Grief: The Key To Resonant Writing

Everyone has some secret well of sorrow in their hearts; every person has some awful disappointment, some terrible hurt or wrong that sticks with them, and forms a permanent grounding against their enjoyment of life.

Too often, as writers, we try to stay away from real, internal pain. We want to write adventures, or we want to write something far away from what we have.

Grief, the true, deep wellspring of reality in our hearts, is like a fabric that ties us all together.

Access genuine grief within your characters, and you will find immediate access to your reader’s heart.

Harry Potter longs for his parents. Harry’s bittersweet and aching need for the stability and love of his mother and father form an exquisite backdrop to the entirety of the plot. Reading Harry Potter feels like home to so many people, because the series itself is based within an overwhelming desire for home. All humans can relate to this desire; the series has a very broad appeal.

Star Trek (original series) is openly founded on one very clearly delineated feeling; the desire to escape the known, grief-filled universe, and to find out, to explore, and to conquer new and not-yet-grief-saturated things. This, also, is a nearly universal emotional experience, and leads to a very broad and deep appeal. We long to escape the familiar (because so much of it is anchored with pain), and to gain something that exists nearly anywhere else.

The Lord of the Rings is a superior story to The Hobbit because the trilogy is formed primarily of deep grief experiences. The Hobbit is a light adventure; The Lord of the Rings is a chain of exquisitely rendered pain. Aragorn is a displaced and forgotten king; Frodo is left behind by Bilbo, and then outgrows the Shire; Sam is displaced by Smeagol, and by the Ring; Gandalf is faced with both the waning of magic, and far greater responsibility. The characters lose so much of what they wanted, and are changed in ways that make them partially incapable of enjoying what they have.

Writing in this way, with grief, has a cost to you, the author. It requires you to be fully present. It means that you have to engage the story seriously; you cannot afford to be frivolous, or treat your characters with disrespect. To write with grief, you must honor your characters’ pain.

Snape is one of the most satisfying characters in contemporary literature; he is composed almost entirely of disappointment and grief.

Study grief, and learn to write grief, and you will gain the innermost loyalty of your readers.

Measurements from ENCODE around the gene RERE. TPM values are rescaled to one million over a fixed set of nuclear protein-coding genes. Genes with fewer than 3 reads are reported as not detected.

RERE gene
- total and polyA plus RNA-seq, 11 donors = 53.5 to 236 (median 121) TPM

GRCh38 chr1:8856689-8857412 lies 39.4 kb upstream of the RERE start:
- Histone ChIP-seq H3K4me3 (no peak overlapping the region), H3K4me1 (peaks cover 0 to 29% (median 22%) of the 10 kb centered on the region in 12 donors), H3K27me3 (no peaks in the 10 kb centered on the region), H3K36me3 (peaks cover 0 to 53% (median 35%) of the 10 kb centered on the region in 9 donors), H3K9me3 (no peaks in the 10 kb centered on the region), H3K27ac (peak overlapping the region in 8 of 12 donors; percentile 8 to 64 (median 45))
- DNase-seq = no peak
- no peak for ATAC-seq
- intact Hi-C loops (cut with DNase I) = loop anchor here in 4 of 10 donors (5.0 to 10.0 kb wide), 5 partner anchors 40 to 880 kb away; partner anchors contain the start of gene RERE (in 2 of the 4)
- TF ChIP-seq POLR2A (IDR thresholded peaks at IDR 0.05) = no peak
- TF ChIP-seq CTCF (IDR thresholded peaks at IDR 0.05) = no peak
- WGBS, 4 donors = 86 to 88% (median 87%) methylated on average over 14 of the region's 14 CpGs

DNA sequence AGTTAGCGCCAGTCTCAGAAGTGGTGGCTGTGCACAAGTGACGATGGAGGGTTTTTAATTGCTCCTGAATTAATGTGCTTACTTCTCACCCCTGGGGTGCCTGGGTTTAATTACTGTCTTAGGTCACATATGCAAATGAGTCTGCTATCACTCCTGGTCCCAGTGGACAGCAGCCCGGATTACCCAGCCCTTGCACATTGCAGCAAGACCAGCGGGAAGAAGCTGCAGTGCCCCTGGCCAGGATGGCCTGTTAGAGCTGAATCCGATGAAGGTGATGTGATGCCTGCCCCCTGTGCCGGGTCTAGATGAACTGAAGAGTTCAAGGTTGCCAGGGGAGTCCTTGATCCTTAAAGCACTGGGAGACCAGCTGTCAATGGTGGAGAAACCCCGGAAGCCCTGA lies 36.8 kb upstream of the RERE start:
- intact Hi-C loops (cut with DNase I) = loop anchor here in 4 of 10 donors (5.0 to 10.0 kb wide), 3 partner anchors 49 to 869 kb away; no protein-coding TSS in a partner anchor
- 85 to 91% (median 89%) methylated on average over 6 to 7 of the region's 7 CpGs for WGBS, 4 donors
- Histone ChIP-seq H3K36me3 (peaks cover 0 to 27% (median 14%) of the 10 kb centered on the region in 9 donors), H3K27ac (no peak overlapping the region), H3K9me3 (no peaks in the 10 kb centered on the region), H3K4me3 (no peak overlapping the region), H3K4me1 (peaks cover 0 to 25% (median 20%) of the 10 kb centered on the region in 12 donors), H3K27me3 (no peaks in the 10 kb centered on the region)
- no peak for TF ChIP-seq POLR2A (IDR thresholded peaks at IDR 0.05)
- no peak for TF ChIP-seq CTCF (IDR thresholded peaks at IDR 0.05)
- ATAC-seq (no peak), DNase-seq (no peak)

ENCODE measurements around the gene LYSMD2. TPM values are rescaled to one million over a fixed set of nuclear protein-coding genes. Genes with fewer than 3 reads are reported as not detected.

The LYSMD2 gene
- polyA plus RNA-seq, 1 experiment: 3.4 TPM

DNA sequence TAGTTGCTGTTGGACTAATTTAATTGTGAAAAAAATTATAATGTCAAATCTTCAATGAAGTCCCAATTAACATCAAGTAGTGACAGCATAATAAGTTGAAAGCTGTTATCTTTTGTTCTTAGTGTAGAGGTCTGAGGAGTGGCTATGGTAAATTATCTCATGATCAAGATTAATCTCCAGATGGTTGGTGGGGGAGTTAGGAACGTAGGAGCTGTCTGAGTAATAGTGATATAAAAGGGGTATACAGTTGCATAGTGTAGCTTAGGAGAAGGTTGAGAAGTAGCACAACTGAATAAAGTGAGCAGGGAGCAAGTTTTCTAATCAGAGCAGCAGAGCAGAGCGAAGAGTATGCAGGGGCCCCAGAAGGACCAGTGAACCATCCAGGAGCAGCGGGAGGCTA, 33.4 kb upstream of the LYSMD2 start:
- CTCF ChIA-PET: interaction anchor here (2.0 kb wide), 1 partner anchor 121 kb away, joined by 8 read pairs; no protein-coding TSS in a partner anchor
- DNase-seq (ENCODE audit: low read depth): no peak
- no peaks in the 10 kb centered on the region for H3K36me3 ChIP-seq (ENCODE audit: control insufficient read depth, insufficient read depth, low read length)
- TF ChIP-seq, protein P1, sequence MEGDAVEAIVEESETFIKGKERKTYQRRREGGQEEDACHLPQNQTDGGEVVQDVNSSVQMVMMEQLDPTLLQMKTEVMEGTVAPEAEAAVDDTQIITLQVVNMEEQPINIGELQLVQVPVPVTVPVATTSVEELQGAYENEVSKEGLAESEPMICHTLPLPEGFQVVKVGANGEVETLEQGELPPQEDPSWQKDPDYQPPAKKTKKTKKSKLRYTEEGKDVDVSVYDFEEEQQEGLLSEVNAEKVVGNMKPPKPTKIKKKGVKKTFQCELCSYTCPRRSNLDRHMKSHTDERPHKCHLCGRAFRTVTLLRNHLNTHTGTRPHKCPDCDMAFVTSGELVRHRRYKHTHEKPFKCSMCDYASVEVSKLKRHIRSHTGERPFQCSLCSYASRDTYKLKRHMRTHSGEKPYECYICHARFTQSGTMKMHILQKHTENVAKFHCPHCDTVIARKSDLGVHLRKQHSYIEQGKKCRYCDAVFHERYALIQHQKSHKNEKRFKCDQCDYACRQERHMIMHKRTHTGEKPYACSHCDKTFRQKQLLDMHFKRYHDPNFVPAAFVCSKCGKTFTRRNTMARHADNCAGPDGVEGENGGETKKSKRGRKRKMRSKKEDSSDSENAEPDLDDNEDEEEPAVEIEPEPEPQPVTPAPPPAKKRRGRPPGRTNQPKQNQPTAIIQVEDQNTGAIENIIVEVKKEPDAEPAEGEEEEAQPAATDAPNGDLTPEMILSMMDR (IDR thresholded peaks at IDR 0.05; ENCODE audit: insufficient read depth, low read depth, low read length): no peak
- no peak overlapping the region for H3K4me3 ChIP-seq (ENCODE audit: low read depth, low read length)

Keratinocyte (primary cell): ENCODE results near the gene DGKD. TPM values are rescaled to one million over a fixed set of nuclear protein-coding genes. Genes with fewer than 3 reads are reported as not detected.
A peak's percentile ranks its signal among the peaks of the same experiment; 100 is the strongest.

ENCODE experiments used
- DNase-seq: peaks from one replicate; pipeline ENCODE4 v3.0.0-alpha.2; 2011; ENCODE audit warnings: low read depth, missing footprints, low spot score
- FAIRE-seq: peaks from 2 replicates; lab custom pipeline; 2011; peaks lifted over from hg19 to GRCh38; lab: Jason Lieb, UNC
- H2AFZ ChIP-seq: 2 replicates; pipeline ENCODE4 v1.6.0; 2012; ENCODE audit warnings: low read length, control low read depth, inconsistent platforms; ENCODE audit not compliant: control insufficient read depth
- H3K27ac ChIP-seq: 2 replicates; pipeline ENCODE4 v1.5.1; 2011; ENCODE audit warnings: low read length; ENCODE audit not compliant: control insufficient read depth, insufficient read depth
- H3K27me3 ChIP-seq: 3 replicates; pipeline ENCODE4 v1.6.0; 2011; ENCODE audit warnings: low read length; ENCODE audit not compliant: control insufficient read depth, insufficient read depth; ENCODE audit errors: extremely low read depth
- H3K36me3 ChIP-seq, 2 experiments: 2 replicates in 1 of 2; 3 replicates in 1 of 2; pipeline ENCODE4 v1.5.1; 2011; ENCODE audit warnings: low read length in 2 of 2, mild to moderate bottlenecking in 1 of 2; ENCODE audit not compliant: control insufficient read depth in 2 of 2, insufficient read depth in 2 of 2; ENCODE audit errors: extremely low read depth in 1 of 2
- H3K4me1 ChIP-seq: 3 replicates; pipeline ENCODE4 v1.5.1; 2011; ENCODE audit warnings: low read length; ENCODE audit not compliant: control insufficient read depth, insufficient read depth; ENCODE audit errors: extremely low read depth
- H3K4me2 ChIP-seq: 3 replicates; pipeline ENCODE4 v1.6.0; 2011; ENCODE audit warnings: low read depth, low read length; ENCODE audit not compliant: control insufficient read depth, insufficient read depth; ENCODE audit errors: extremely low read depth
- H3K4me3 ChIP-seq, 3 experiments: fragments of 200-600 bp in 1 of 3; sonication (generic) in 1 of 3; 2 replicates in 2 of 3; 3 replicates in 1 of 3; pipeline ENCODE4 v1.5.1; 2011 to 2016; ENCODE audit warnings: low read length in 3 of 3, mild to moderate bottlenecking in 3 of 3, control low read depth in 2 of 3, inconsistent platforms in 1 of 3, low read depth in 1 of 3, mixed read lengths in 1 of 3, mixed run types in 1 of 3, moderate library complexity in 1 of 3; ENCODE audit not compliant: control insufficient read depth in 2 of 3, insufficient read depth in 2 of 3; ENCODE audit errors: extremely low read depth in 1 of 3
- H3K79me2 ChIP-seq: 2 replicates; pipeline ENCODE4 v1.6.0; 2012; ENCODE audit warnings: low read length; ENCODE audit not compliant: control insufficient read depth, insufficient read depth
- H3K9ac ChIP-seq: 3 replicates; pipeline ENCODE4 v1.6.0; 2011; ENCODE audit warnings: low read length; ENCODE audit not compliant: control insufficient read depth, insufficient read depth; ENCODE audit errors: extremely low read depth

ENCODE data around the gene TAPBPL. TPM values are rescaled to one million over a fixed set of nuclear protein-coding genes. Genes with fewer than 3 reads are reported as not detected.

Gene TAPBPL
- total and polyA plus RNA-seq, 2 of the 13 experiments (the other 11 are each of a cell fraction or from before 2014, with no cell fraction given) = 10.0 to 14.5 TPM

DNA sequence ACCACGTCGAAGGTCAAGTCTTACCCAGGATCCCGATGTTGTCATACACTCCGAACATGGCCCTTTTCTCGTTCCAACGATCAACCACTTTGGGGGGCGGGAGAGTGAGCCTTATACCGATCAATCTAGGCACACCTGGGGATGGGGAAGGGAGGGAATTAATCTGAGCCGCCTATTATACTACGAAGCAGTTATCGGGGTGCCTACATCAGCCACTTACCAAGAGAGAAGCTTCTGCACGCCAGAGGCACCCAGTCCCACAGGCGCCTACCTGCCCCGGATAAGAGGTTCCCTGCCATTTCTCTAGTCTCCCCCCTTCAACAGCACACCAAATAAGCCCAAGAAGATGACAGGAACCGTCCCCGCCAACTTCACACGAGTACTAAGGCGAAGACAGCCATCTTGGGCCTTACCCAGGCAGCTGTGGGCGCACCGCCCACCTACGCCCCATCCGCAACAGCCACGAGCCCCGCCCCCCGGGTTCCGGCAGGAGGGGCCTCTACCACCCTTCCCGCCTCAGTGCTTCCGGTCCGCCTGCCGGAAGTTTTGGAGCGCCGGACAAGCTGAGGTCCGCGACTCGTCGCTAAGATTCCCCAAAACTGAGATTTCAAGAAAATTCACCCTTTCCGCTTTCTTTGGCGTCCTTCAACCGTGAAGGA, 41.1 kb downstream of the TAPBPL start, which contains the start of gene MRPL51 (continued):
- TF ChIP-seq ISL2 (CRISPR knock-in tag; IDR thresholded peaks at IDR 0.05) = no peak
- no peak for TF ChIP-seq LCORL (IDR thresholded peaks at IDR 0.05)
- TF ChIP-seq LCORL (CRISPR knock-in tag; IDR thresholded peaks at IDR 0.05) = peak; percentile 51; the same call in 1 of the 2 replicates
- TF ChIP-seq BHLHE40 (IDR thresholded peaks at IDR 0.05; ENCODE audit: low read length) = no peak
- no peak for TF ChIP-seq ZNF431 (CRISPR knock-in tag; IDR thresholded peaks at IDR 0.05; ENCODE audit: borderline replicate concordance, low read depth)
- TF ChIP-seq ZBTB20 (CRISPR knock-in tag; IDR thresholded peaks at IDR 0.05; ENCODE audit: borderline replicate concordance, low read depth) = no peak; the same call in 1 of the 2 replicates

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Win Money and Popularity by Finishing One Task at a Time

The magic formula for writing successful independent novels is as follows:

  1. Write within an established genre, preferably in a desirable niche.
  2. Write several books, preferably in a series.
  3. Have excellent interior formatting.
  4. Write a compelling blurb for each book.
  5. Have better covers than anyone in the history of writing.
  6. Release books steadily, and endlessly, if possible.

The biggest problem, for almost all authors everywhere, seems to be the part where they sit down and write a book.

I am stunned and appalled when I read people asking for advice on author forums; they say that they aren’t selling any books, and that they don’t know what to do. Then, later on, they reveal that they finished their first novel six months ago, and they’re thinking about starting a sequel next year.

To me, this is like opening a brick-and-mortar store, and offering one very lovingly-fashioned coffee cup. The coffee cup is white, and it sits in the middle of a table, in the center of the store. Imagine yourself, as the newbie-author, standing behind a cash register, and keeping your eyes fixed anxiously on the big window at the front of your store. You watch the people hurrying past, and you ask yourself, why? Why aren’t the people streaming into your store, and eagerly purchasing that single coffee cup on the table? You are prepared for the sale of the first cup, because you have endless iterations of the same cup stuffed into boxes in the back room.

You walk over to the coffee cup, and you polish it carefully. You move it from one corner of the table to the other. You turn it upside down. You call your mother, and ask her if she will please purchase your coffee cup.

Finally, in desperation, and feeling that the world has come to an absolute low of economic depravity, you pick up the lonely coffee cup, walk to the front door of your store, and begin to thrust the cup at strangers.

“Here!” you say, desperation and depression battling in your voice. “Take this wonderful coffee cup!” you practically shout, trying to put it into people’s hands.

People begin to edge away from you, and from your store. They glance at you with irritated eyes, and you slump down on the sidewalk, weeping gently.

Write more books, people.